This summer is proving once more to be tense for financial markets. Equity investors have by now probably lost most of this year’s gains. But all it takes is tweet to turn fortunes around, and giving that fundamentally the global economy is not in such a bad state, holding on is probably the best idea. The following continue to hold markets hostage;

German coalition fails to agree on immigration issues

Immigration issues are once more tearing Europe apart. This time a severe row has developed between Germany’s historic allies Merkel’s Christian Democrats (CDU) and Bavaria’s conservative Christian Social Union (CSU).

At a time when EU countries are deeply divided on how to handle the massive influx of immigrants from mainly Africana and Middle Eastern countries, the row in Germany threatens to break up the current governing coalition after only three months in power.

The CSU wan migrants rejected at the border if they have already registered in another European country. Merkel believes that this would be a major setback to the EU’s crown jewel achievement, the Schengen free border system.

If the CSU go ahead with their plans, Merkel would probably be forced to fire him. That could lead to a breakup of the 70-year old alliance between the CDU and the CSU, and a possibility of Merkel being side-lined. Definitely this would mark a massive shift in the EU’s political direction and stability.

Auto tariffs

President Donald Trump’s threat to impose 20% tariffs on imported cars and parts would be a negative for the global automobile industry. European car makers in particular could see their revenues seriously impacted. The US is the biggest and highest margin market for the German automakers. US clients tend to go for the luxury and sporty segment that BMW, Mercedes and Porsche tend to excel in. US supply segment is also largely either non-existent or uncompetitive.

According to Eurostat, the US imported the equivalent of 254 billion euros in 2016, most of the imports came from Germany. Analysts believe there is no policy that Europe could implement to offset such an impact. However, taken in isolation the overall impact of the tariffs on German GDP should not be greater than 0.2 percent, and less than 0.1 percent.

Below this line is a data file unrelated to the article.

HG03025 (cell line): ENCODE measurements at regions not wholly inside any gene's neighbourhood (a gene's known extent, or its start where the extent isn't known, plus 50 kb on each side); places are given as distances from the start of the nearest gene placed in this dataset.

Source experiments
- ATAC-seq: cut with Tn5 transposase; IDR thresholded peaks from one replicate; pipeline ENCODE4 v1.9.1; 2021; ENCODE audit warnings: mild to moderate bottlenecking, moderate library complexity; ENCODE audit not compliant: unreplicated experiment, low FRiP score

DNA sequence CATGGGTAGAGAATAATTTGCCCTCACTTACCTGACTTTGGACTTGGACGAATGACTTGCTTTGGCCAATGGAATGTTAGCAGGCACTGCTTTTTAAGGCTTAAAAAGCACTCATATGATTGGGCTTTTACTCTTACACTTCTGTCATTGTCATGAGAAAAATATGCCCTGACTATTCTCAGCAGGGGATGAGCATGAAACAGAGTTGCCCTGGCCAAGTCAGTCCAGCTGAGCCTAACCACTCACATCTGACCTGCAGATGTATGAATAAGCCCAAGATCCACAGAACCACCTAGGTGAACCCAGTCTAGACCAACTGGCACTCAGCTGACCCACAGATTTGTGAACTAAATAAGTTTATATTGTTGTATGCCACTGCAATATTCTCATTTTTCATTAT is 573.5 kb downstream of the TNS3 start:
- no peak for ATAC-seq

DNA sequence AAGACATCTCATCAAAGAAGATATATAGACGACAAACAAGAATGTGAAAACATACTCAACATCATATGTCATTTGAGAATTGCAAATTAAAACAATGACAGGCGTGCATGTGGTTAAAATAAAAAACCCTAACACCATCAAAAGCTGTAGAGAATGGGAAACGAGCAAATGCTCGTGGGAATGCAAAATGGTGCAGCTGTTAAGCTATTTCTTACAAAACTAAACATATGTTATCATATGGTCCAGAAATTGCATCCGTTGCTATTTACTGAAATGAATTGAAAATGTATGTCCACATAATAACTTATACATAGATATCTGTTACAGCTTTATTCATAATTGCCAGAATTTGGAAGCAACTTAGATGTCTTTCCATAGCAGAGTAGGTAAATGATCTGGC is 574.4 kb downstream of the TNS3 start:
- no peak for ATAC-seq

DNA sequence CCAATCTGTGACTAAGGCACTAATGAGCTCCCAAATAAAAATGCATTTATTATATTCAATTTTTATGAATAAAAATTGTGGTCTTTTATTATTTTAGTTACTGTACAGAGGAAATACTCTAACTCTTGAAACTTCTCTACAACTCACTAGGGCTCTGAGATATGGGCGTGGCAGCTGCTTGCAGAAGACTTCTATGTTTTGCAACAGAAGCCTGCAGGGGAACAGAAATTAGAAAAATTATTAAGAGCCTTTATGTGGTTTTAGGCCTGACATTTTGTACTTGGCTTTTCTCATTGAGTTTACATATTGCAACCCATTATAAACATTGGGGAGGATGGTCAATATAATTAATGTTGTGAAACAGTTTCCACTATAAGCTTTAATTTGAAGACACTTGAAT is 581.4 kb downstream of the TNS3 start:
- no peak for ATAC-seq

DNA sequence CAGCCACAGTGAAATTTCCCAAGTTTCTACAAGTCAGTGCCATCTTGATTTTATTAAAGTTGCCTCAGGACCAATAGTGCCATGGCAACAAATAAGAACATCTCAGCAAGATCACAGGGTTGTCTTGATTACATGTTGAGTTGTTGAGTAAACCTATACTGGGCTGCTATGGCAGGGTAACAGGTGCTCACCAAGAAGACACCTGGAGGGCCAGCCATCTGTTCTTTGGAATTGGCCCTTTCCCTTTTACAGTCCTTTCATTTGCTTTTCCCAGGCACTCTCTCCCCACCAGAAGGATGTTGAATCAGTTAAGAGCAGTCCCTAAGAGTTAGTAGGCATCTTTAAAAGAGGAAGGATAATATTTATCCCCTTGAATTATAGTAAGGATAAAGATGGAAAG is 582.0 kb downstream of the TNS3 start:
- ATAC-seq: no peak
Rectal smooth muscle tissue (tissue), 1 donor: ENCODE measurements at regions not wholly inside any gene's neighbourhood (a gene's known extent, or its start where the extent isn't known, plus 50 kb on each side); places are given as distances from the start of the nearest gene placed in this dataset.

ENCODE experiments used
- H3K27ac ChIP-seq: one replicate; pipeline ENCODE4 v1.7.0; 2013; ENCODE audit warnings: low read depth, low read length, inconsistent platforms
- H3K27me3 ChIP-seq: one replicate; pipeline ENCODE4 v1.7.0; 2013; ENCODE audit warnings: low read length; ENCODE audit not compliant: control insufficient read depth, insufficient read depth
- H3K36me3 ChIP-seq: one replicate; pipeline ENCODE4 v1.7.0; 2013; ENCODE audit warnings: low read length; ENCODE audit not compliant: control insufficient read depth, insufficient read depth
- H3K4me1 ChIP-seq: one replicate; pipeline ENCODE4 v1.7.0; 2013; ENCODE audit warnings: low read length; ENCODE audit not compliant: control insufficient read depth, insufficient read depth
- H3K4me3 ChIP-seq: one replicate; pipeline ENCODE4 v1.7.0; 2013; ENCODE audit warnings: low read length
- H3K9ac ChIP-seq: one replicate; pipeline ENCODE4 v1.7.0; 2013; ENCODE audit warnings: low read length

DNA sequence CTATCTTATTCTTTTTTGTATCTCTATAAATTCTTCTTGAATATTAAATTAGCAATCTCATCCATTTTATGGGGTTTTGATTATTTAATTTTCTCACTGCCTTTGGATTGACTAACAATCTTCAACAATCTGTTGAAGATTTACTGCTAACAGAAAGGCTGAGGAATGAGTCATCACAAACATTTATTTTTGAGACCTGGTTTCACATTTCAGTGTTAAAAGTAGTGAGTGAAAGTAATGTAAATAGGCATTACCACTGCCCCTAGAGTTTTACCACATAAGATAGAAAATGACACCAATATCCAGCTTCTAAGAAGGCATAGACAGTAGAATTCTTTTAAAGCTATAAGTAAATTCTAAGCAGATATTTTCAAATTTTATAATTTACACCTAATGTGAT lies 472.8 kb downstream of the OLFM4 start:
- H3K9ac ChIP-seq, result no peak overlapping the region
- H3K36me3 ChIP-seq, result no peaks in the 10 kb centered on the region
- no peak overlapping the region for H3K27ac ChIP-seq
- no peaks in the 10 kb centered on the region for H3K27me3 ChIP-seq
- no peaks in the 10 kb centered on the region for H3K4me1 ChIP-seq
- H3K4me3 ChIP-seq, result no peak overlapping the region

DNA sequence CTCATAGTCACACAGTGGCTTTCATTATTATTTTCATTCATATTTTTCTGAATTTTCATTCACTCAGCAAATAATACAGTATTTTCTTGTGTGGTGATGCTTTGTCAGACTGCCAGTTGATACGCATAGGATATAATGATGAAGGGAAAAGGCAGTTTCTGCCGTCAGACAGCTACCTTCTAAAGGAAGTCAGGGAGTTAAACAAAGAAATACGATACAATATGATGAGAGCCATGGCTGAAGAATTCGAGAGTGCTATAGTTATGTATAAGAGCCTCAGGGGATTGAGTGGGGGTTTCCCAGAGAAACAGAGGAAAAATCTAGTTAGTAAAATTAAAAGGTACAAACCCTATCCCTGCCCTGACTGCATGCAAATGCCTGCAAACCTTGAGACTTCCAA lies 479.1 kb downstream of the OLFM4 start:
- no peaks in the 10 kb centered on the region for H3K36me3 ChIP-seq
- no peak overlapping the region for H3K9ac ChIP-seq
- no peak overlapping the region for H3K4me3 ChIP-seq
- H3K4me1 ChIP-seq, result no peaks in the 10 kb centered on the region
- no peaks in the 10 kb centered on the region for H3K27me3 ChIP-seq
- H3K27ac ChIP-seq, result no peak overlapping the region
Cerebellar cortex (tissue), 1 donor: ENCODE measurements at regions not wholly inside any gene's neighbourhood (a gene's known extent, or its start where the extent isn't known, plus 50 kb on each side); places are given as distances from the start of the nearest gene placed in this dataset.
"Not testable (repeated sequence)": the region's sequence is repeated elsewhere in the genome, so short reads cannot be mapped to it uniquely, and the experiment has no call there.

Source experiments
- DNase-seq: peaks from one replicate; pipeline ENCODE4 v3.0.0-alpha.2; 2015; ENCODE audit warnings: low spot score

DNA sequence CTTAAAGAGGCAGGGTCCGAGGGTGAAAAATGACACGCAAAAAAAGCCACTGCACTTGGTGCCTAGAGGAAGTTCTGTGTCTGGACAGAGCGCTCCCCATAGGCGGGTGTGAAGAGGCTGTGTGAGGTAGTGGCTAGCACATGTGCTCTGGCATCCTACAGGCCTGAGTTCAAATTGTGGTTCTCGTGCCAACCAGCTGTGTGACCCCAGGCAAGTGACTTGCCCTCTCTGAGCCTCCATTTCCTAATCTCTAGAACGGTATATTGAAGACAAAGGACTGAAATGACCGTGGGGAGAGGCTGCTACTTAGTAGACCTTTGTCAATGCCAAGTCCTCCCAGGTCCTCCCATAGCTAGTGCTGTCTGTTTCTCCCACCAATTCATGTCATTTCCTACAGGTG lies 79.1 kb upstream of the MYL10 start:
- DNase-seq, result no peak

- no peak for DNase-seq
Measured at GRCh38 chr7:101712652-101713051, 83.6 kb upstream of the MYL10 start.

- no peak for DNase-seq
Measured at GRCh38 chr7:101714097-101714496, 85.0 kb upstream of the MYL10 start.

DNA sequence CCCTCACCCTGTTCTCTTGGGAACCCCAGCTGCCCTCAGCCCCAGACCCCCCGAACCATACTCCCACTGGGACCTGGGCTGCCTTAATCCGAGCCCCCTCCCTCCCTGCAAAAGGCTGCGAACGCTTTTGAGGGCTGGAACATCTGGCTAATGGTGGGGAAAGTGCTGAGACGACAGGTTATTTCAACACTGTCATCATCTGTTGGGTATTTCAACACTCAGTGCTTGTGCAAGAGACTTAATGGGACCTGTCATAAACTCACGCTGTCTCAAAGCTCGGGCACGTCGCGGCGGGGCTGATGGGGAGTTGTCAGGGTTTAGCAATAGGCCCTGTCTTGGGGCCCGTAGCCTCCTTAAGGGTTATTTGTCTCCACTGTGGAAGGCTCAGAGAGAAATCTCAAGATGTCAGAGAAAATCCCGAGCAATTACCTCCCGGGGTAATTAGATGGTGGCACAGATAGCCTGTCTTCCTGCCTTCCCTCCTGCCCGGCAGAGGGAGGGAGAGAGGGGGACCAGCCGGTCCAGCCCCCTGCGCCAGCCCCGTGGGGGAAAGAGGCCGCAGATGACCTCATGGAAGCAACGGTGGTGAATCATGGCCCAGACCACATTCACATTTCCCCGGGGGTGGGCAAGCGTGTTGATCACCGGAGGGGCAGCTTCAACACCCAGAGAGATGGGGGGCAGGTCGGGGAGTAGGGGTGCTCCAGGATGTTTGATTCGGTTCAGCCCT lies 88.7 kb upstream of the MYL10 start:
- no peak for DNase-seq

A sticking point for the EU, in eventual negotiations, would be the fact that under WTO rules the EU would have to remove any tariff for every country in the world if it removes the 10 percent tariff with the US. However, estimates by Merill Lynch showed that a 7.5 percent appreciation of the dollar would practically cancel any impact of the tariffs. Once more policy maker eventually have to bow to the mercy of the market.

US China Trade spat

An escalation on trade threats between the US and China is now a reality. Rhetoric between the two parties has only led to a very low downward spiral. A small slice of positive news. There have been suggestions that Donald Trump’s administration may back away for plans to impose limits on Chinese investment in American technology companies and high-tech export to China.

This may be a signal that Trump may be seeking a way to avoid a potentially catastrophic trade war with China. China has already signalled that it is ready to punch back. Given that China may not have the capacity to retaliate to further trade sanctions like-with-like, China may well resort to other unconventional retaliatory measures.

These may include limits on tourism, caps on purchases for US companies operating in China, currency devaluation and the nuclear option, dumping US treasuries. All these options will ultimately impact China and global economics negatively, thus China is intensifying diplomatic efforts to resolve the stand-off.

The pity is that everyone seems to want the same thing but getting there is no easy feat. Hope is that there is enough common sense. Hope is last to die.